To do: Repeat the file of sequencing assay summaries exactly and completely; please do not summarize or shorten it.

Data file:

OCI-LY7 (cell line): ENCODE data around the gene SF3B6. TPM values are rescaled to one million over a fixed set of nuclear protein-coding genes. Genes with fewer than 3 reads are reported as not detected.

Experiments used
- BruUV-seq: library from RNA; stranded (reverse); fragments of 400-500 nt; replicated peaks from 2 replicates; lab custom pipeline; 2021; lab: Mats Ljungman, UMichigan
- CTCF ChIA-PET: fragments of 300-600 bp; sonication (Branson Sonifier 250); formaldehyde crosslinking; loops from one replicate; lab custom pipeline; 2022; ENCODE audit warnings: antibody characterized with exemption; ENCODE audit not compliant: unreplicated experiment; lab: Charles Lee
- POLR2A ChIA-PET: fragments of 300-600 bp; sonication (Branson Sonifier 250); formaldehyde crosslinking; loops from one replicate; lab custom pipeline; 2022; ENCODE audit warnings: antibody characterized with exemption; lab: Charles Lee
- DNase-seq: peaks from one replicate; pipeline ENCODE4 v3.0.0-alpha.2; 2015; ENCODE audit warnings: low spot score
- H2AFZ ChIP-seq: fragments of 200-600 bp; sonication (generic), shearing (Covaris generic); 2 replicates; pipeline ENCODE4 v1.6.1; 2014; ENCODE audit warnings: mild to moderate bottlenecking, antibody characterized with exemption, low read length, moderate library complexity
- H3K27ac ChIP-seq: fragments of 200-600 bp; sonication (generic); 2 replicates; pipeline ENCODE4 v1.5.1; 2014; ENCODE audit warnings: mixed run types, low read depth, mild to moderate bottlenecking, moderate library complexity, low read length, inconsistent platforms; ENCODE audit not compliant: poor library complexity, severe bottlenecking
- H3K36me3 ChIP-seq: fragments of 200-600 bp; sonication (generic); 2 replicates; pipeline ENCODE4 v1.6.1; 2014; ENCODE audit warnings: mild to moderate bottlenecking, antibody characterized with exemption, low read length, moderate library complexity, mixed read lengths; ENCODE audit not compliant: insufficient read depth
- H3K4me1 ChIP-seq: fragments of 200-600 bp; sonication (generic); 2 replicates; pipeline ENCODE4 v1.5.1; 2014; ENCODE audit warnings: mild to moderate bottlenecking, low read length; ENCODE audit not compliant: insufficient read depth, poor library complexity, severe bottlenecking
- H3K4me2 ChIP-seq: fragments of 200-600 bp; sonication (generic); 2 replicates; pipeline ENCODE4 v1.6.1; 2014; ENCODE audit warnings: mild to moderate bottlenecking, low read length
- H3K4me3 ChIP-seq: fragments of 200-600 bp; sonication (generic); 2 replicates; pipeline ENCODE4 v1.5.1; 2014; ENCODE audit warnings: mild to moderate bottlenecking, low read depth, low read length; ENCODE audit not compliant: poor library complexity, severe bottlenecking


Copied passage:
OCI-LY7 (cell line): ENCODE data around the gene SF3B6. TPM values are rescaled to one million over a fixed set of nuclear protein-coding genes. Genes with fewer than 3 reads are reported as not detected.

Experiments used
- BruUV-seq: library from RNA; stranded (reverse); fragments of 400-500 nt; replicated peaks from 2 replicates; lab custom pipeline; 2021; lab: Mats Ljungman, UMichigan
- CTCF ChIA-PET: fragments of 300-600 bp; sonication (Branson Sonifier 250); formaldehyde crosslinking; loops from one replicate; lab custom pipeline; 2022; ENCODE audit warnings: antibody characterized with exemption; ENCODE audit not compliant: unreplicated experiment; lab: Charles Lee
- POLR2A ChIA-PET: fragments of 300-600 bp; sonication (Branson Sonifier 250); formaldehyde crosslinking; loops from one replicate; lab custom pipeline; 2022; ENCODE audit warnings: antibody characterized with exemption; lab: Charles Lee
- DNase-seq: peaks from one replicate; pipeline ENCODE4 v3.0.0-alpha.2; 2015; ENCODE audit warnings: low spot score
- H2AFZ ChIP-seq: fragments of 200-600 bp; sonication (generic), shearing (Covaris generic); 2 replicates; pipeline ENCODE4 v1.6.1; 2014; ENCODE audit warnings: mild to moderate bottlenecking, antibody characterized with exemption, low read length, moderate library complexity
- H3K27ac ChIP-seq: fragments of 200-600 bp; sonication (generic); 2 replicates; pipeline ENCODE4 v1.5.1; 2014; ENCODE audit warnings: mixed run types, low read depth, mild to moderate bottlenecking, moderate library complexity, low read length, inconsistent platforms; ENCODE audit not compliant: poor library complexity, severe bottlenecking
- H3K36me3 ChIP-seq: fragments of 200-600 bp; sonication (generic); 2 replicates; pipeline ENCODE4 v1.6.1; 2014; ENCODE audit warnings: mild to moderate bottlenecking, antibody characterized with exemption, low read length, moderate library complexity, mixed read lengths; ENCODE audit not compliant: insufficient read depth
- H3K4me1 ChIP-seq: fragments of 200-600 bp; sonication (generic); 2 replicates; pipeline ENCODE4 v1.5.1; 2014; ENCODE audit warnings: mild to moderate bottlenecking, low read length; ENCODE audit not compliant: insufficient read depth, poor library complexity, severe bottlenecking
- H3K4me2 ChIP-seq: fragments of 200-600 bp; sonication (generic); 2 replicates; pipeline ENCODE4 v1.6.1; 2014; ENCODE audit warnings: mild to moderate bottlenecking, low read length
- H3K4me3 ChIP-seq: fragments of 200-600 bp; sonication (generic); 2 replicates; pipeline ENCODE4 v1.5.1; 2014; ENCODE audit warnings: mild to moderate bottlenecking, low read depth, low read length; ENCODE audit not compliant: poor library complexity, severe bottlenecking